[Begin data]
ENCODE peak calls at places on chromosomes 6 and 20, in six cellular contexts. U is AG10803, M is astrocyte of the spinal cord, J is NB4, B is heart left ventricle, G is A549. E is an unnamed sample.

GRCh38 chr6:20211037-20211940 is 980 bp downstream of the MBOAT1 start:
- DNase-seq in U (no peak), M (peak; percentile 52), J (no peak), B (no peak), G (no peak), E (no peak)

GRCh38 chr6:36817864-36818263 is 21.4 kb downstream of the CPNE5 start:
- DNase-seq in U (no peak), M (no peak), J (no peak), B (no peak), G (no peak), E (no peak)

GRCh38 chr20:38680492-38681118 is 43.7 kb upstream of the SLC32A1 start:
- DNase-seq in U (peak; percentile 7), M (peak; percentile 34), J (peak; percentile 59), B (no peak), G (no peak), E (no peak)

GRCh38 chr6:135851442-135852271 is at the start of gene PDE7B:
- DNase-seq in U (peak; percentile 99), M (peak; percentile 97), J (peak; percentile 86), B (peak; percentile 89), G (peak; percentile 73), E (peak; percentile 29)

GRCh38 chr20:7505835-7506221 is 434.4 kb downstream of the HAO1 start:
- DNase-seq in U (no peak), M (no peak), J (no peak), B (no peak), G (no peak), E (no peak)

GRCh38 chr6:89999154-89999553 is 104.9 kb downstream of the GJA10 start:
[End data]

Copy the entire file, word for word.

ENCODE peak calls at places on chromosomes 6 and 20, in six cellular contexts. U is AG10803, M is astrocyte of the spinal cord, J is NB4, B is heart left ventricle, G is A549. E is an unnamed sample.

GRCh38 chr6:20211037-20211940 is 980 bp downstream of the MBOAT1 start:
- DNase-seq in U (no peak), M (peak; percentile 52), J (no peak), B (no peak), G (no peak), E (no peak)

GRCh38 chr6:36817864-36818263 is 21.4 kb downstream of the CPNE5 start:
- DNase-seq in U (no peak), M (no peak), J (no peak), B (no peak), G (no peak), E (no peak)

GRCh38 chr20:38680492-38681118 is 43.7 kb upstream of the SLC32A1 start:
- DNase-seq in U (peak; percentile 7), M (peak; percentile 34), J (peak; percentile 59), B (no peak), G (no peak), E (no peak)

GRCh38 chr6:135851442-135852271 is at the start of gene PDE7B:
- DNase-seq in U (peak; percentile 99), M (peak; percentile 97), J (peak; percentile 86), B (peak; percentile 89), G (peak; percentile 73), E (peak; percentile 29)

GRCh38 chr20:7505835-7506221 is 434.4 kb downstream of the HAO1 start:
- DNase-seq in U (no peak), M (no peak), J (no peak), B (no peak), G (no peak), E (no peak)

GRCh38 chr6:89999154-89999553 is 104.9 kb downstream of the GJA10 start: